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Bruce Grobbelaar: The extraordinary life of a Zimbabwean football great



A CAPTIVATING tale is the chronicle of Bruce Grobbelaar, a Zimbabwean legend who, at the peak of his incredible football career, became synonymous with success some 13 000 kilometres away in the north of England.

But the path the custodian charted, which began in South Africa, ran through Zimbabwe (then Rhodesia), pushed him to the frontlines, whisked him away to the United States of America, and finally took him to the heights of European football is what gave his triumphs meaning. Grobbelaar’s life is unique in itself.

Born to Afrikaner parents, descendants from the Dutch who had settled in South Africa, Grobbelaar and his family crossed the border into neighbouring Rhodesia while he was still in infancy. In great antithesis to the sport of football, a young Bruce Grobbelaar was more proficient with his hands than he was with his feet; the days he spent honing his skills in the game of cricket and an opportunity he passed to migrate and play baseball in the United States of America across the pond only advance the notion.

But, Bruce Grobbelaar had an affinity with football and, assisted by the instruments of his immeasurable talent, he chose to occupy the only position on the pitch which permitted the use of his fists: a goalkeeper.

Grobbelaar began his career in football with Bulawayo’s Highlanders FC, a powerhouse of Zimbabwean football forever linked with developing several of the nation’s best, and ascended to the top of the South African football pyramid rapidly. Consistently superb performances for his domestic sides paved the way for an international debut with Rhodesia in 1977 which, ironically, came in a friendly encounter against the country of his birth, South Africa.

The Durban-born Rhodesian moved to North America eventually, signing for North American Soccer League outfit Vancouver Whitecaps in 1982. However, first, Grobbelaar had to crawl through the trenches and navigate the horrors of a literal battlefield to even have a chance at continuing his football career on the other side of the Atlantic.

With the Rhodesian war nearing its end in the late 1970s, Bruce Grobbelaar was conscripted into the Rhodesian Regiment and spent 11 months on the frontlines. It was a necessary step for the formation of the nation now known as Zimbabwe, but the war left an undiminishable mark on Grobbelaar’s psyche. It snatched friends from him and left him in emotional turmoil; football helped him see the light on the other side of the pitch-black tunnel.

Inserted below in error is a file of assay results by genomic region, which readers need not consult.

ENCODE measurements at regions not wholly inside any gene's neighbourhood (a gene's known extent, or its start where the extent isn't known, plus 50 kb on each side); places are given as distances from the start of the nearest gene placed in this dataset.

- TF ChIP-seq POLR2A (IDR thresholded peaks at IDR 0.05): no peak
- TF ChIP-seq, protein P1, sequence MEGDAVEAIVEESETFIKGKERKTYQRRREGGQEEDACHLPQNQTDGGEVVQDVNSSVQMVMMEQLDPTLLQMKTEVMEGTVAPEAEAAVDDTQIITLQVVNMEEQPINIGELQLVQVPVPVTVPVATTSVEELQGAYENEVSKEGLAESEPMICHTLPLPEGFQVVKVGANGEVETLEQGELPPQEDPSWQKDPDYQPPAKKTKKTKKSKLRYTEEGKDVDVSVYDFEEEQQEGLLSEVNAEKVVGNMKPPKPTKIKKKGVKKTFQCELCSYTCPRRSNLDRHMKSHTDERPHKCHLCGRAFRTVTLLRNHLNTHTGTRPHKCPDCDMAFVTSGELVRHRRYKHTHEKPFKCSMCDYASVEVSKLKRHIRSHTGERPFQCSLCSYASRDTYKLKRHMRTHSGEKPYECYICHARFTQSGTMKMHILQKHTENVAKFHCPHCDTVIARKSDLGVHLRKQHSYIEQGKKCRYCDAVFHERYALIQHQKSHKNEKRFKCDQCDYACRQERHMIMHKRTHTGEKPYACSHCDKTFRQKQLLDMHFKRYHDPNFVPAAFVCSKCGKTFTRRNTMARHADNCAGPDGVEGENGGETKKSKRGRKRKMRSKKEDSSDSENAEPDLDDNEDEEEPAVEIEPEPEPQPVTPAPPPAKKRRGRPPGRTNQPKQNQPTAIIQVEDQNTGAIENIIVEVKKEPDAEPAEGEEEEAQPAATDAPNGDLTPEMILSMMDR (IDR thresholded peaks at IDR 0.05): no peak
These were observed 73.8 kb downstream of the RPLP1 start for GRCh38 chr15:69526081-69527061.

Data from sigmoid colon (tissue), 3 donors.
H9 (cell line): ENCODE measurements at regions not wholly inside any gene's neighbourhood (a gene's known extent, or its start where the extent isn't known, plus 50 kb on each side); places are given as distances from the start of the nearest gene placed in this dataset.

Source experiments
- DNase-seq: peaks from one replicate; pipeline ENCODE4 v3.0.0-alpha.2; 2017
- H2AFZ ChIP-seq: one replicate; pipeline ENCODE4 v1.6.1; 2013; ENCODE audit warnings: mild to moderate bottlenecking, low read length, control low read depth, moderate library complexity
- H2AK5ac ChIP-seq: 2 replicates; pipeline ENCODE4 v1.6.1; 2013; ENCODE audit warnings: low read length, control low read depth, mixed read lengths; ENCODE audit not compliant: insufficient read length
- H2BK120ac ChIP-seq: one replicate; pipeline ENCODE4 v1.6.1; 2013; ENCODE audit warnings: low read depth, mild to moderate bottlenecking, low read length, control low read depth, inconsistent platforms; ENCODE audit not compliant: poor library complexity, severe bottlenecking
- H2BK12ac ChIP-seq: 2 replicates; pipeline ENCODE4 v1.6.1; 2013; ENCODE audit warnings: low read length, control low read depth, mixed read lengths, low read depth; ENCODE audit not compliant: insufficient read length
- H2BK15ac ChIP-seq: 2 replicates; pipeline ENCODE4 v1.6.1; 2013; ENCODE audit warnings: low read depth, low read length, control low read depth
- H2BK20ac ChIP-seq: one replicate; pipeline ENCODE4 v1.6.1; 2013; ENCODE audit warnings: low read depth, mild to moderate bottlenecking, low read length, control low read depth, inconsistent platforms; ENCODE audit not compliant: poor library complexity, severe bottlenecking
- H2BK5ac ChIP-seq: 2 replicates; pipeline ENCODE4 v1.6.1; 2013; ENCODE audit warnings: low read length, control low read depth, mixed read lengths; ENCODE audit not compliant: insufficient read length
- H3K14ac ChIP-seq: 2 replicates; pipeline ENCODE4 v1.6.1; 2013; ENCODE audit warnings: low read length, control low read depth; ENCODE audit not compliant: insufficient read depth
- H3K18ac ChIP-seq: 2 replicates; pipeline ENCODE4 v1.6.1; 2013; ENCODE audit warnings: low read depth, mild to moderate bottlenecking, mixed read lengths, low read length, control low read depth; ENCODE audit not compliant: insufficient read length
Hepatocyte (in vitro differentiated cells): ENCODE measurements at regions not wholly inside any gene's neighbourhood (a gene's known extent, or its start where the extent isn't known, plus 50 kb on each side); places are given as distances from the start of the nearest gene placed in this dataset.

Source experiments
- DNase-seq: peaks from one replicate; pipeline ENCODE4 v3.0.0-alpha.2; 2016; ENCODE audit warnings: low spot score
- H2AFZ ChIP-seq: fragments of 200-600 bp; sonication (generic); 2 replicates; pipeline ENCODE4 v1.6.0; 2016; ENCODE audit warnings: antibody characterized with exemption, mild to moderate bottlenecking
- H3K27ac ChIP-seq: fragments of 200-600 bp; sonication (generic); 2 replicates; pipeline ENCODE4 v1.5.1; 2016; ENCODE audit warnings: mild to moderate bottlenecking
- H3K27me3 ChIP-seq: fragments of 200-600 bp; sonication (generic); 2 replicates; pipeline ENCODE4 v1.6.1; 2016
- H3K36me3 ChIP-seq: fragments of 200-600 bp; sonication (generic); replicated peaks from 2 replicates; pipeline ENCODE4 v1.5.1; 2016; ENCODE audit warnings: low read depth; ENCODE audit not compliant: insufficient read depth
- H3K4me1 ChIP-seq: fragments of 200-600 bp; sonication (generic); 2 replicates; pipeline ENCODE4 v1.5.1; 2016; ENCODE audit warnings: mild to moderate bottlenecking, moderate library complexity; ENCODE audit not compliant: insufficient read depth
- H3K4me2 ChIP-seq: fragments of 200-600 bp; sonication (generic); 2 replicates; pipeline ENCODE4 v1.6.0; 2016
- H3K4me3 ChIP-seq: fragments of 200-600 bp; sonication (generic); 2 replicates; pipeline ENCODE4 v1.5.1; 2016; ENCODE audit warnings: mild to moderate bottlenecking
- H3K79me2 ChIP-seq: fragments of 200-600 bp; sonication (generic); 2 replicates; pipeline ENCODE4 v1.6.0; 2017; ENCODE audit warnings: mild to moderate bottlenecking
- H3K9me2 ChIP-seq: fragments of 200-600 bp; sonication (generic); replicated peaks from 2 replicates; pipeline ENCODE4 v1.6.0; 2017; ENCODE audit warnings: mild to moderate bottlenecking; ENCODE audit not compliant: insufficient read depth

“The memories [of war] have subsided somewhat, but there are times when you are with your mates back in Africa and they particularly like to speak about it. I don’t,” Grobbelaar told the BBC, recounting his experiences on the front. “After that, for about a two or three-week period, I do get cold sweats and wake up with those feelings again.”

“Over the years, I am very lucky that I didn’t submerge into a form of depression because football saved my life really. Once I came out of the military, I had football to fall upon which took my mind off those incidents,” Grobbelaar added.

Grobbelaar resumed his career as a Zimbabwean, on the other side of the Rhodesian war, in Vancouver, where he would remain under the tutelage of former English goalkeeper Tom Waiters and come up against some of the greatest names in the sport, such as Johan Cruyff. Half of his contract with the NASL outfit, however, the Zimbabwe number one saw out on loan in England with Crewe Alexandra, where he first caught the attention of Liverpool’s lead scout, Tom Saunders.

Liverpool took a punt on Grobbelaar in 1981, facilitating a transfer for the Zimbabwean to shift to Merseyside with the assistance of Waiters and paying Vancouver a quarter of a million dollars for his services. Bruce Grobbelaar was to serve as back-up to Ray Clemence, but after Clemence himself moved to Tottenham Hotspur midway through the year, the club pushed Grobbelaar to the fore instead of returning to the market for a new custodian.

Grobbelaar started slowly, alienating fans who had traditionally witnessed goalkeepers being conservative with his swashbuckling approach. However, manager Bob Paisley stuck by him, and the tides began to turn soon. By the new year, Liverpool and Grobbelaar were flying and would finish the season as champions in both the league and the League Cup – the latter with a win over Clemence-led Tottenham.

A sensational debut campaign aside, Grobbelaar spent 12 more years with Liverpool, becoming a significant part of the team that ruled English football at its heights. With the Zimbabwean in goal, the Reds would win six league titles, three FA Cups, three League Cups, and a European Cup between 1981 and 1994.

By the time Grobbelaar left Liverpool in 1994, he was approaching the twilight of his career. A pioneering goalkeeper, who wowed fans as much with his theatricality — his antics in the Reds’ triumphant European Cup-winning penalty shootout in 1983/84 against AS Roma evidence for the same — as his confidence, he would collect the final few of his 32 international caps in the years that followed, which he spent bouncing around in the lower tiers of English football. –

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